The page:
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Lessons in Ethical Leadership


What differentiates Christian leadership from secular leadership? It is important to note that the difference between a Christian leader and a secular leader is who and what forms the individual leader’s character, and therefore, guides the individual leader in her ensuing choices and conduct. Consequently, the subject as well as the source of ethics should be considered.


According to the Merriam Webster Dictionary, “ethics” can be defined as “the discipline dealing with what is good and bad and with moral duty and obligation; a set of moral principles, a theory or system of moral values, a guiding philosophy, a consciousness of moral importance; a set of moral issues or aspects (as rightness). However, William M. Tillman, Jr. (author of Understanding Christian Ethics), gives a more cohesive definition within the context of ethical leadership as it relates to Christians in all facets of life. He asserts that, “Christian ethics is in one sense an emphasis study. That is, it, more than any branch of theological study, is geared specifically toward matters of virtue, character, rightness and wrongness, and application of such knowledge to the multiple circumstances of life in all of its personal and corporate relationships … Christian ethics is applied Christianity. It is that point where word becomes deed. It is the call both to believe and behave, since ‘faith by itself, if it has no works, is dead’ (James 2:17, RSV) and all Christians are called to ‘be doers of the word, and not hearers only’ (James 1:22, RSV).”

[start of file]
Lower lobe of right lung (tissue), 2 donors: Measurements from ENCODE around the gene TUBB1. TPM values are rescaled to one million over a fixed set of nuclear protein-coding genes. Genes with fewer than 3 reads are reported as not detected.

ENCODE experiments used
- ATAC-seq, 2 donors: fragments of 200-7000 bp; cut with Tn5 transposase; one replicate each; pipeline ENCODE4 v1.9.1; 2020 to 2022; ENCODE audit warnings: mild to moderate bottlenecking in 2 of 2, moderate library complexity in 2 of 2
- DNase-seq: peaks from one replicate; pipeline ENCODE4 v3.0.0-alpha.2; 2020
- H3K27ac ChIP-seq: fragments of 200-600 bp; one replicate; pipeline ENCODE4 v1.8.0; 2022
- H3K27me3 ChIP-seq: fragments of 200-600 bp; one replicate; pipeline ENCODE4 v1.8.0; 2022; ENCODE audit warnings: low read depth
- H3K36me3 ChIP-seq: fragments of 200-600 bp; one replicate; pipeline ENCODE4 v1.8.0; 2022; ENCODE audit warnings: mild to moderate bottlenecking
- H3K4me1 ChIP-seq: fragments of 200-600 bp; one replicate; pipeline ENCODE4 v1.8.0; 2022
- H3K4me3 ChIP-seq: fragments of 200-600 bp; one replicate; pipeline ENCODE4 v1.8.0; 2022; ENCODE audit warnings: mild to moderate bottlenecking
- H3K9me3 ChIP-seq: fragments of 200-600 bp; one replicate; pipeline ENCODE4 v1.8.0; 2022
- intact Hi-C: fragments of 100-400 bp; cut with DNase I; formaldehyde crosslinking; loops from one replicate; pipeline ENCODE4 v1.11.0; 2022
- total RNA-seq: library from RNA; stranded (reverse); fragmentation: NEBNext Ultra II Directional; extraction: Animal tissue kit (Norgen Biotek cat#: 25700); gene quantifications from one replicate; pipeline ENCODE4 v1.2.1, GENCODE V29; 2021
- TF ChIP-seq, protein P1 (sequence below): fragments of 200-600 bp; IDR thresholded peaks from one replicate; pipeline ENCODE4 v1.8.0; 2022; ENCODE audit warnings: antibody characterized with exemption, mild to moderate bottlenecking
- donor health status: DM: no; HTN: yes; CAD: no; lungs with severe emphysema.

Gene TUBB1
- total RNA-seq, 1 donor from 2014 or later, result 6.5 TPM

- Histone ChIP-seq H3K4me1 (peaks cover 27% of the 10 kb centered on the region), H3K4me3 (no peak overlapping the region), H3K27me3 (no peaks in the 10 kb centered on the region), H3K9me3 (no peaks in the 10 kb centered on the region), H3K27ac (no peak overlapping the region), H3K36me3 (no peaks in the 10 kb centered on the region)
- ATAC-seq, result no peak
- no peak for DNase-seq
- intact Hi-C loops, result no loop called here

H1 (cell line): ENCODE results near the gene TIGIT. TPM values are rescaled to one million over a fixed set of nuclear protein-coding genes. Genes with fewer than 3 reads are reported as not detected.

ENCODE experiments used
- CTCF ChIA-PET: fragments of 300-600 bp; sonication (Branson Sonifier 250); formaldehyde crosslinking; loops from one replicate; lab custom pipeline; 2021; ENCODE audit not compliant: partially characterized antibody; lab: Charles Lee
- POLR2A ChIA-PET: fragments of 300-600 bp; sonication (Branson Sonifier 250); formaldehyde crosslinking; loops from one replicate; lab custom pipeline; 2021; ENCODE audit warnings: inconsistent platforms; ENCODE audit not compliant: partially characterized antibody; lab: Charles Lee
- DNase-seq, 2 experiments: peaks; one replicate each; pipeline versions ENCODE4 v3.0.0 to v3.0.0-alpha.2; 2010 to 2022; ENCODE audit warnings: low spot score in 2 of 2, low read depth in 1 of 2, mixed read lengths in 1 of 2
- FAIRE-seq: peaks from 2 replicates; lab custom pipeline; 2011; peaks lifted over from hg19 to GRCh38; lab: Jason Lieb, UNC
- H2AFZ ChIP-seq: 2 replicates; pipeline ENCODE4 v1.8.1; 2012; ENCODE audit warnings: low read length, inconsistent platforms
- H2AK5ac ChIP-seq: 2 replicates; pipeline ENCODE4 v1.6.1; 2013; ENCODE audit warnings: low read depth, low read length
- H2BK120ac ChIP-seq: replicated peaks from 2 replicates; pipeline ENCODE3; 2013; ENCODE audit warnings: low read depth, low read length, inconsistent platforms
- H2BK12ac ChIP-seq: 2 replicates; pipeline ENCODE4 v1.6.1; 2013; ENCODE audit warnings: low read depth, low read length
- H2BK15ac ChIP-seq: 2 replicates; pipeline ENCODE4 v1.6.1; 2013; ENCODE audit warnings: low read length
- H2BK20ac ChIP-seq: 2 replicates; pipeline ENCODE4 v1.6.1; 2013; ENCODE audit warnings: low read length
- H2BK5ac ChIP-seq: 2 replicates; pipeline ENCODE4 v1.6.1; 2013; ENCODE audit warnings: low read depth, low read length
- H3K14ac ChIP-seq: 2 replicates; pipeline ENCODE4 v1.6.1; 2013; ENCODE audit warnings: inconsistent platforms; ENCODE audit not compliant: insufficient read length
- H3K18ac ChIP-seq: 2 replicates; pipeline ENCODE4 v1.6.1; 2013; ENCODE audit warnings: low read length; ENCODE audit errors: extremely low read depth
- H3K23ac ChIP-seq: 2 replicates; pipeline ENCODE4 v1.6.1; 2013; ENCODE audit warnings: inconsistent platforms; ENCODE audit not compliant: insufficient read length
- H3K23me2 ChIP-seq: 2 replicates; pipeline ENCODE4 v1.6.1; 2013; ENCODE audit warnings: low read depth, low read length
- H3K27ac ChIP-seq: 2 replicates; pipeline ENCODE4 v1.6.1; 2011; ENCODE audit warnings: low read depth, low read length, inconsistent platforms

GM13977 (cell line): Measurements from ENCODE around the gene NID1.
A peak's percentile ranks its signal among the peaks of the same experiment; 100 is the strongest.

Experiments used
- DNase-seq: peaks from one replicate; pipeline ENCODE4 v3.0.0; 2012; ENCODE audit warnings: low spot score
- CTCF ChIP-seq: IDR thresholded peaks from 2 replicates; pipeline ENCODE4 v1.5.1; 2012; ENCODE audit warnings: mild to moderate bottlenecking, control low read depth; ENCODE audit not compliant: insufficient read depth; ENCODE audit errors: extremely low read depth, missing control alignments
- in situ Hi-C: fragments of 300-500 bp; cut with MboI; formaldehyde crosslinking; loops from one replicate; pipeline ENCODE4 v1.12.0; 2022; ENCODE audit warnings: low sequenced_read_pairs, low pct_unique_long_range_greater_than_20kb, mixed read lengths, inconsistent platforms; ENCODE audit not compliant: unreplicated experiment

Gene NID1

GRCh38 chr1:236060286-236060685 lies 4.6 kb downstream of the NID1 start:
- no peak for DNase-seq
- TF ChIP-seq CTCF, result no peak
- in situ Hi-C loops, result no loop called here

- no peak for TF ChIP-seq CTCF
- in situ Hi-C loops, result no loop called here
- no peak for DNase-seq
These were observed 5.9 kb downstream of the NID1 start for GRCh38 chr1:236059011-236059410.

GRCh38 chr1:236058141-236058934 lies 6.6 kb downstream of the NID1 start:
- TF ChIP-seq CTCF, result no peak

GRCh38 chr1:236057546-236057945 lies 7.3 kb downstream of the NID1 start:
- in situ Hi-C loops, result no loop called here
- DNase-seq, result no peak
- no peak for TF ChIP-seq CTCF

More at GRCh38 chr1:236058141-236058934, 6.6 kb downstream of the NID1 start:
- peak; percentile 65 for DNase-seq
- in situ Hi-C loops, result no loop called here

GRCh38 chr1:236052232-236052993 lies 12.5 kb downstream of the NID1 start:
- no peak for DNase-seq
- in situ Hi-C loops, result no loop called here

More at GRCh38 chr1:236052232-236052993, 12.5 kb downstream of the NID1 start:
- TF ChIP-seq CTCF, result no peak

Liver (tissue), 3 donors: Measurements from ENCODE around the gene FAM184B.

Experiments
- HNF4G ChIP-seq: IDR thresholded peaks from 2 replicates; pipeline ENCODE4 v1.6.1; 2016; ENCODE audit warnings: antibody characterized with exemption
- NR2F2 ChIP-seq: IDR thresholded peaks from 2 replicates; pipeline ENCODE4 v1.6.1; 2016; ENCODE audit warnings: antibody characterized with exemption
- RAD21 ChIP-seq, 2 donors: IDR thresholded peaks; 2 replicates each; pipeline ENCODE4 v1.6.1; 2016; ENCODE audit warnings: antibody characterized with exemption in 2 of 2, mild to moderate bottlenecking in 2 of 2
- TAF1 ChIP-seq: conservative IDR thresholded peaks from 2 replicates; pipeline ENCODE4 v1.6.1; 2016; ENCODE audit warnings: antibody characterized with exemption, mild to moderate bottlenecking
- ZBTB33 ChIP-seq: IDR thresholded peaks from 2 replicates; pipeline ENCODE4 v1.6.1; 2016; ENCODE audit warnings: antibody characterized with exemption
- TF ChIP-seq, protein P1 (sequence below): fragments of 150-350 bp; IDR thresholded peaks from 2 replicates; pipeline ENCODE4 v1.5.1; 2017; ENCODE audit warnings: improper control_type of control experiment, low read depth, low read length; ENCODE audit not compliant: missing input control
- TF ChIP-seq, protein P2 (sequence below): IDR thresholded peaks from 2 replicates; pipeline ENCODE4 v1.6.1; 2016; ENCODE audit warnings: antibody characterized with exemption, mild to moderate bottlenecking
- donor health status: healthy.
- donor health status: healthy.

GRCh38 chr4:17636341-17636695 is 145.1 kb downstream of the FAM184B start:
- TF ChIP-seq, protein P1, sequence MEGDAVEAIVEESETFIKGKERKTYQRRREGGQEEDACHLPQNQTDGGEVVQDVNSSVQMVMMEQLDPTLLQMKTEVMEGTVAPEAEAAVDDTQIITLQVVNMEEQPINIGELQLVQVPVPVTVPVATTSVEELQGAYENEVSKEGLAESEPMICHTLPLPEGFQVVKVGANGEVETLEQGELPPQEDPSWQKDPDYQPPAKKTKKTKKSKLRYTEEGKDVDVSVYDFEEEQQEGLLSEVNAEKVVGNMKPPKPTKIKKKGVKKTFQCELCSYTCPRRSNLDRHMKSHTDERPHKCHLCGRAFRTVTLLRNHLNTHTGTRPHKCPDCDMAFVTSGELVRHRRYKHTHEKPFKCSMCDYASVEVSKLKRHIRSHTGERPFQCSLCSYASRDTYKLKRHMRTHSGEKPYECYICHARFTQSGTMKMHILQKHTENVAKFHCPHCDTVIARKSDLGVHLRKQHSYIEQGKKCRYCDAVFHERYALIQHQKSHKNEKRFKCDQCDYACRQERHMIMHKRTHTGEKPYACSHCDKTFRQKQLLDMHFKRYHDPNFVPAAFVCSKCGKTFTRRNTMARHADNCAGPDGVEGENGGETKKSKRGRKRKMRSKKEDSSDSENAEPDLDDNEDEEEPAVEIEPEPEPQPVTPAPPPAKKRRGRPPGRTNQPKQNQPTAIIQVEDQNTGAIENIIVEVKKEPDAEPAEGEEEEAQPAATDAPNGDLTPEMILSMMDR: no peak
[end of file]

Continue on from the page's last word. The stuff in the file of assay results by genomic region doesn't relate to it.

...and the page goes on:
The foundation of our Christian ethics stems from the basic formation of our character.  Why do we make decisions the way we do?  Who were and are our character builders, role models, heroes and heroins? Whose style of leadership do we follow and why?  How do we and others we know and have known express Christian ethics in daily living?


As followers of Christ, let’s consider the ethics of Jesus and how He conducted Himself and related to others as a result. Jesus addressed and therefore emphasized personal ethics more than social ethics in the Synoptic Gospels of the New Testament. He gave personal directives as lessons that we should grasp regarding the following topics (and I encourage you to ponder the accompanying scriptural references related to each topic as well):


* Righteousness as an Internal Attitude and not an External Act (Matt. 5:20 & 6:33)

* Forgiveness (Matt. 5:21-25)

* Love (Matt. 5:43-48 & 22:34-40, John 13:34-35)

* Materialism (Mark 9:33-37)

* Duty to the State (Matt. 22:15-22)

* Exemplifying the Character/Goodness of God (Matt. 5:48 & 7:11)

* Following the Example of Jesus as His Disciple (Mark 1:17, 2:10, 3:14, 4:10, 8:34 & 10:45, John 13:14, Matt. 10:1-15 & 12:28)

* Denouncing/Avoiding Anger & Lust as Sin (Matt. 5:21-30)

* Accepting & Valuing Others (Matt. 1:40-45 &10:13-16, Luke 8:1-3)

* Accepting the Call to Serve (Mark 10:42-45, John 15:6)

* Obedience for Mission without Motive (Matt. 16:27, Matt. 6:1)

* Faith Demonstrated by Action (John 4:50, 5:9 & 6:35)


All of the aforementioned directives were demonstrated by the life of Jesus so that we can have a character benchmark to reach for and emulate. Character and conduct are intertwined and cannot be separated, for one determines the other. Therefore, our character will also determine how we conduct ourselves as we relate to other people in our personal and professional lives. Lessons in ethical leadership can be extracted from Jesus’ example as well, particularly as we examine His ministry, methods and management of the minorities, the marginalized and the masses that He served. In so doing, we can learn what is needful in our own unique spheres of influence and adjust ourselves as well as our ethical leadership styles accordingly.

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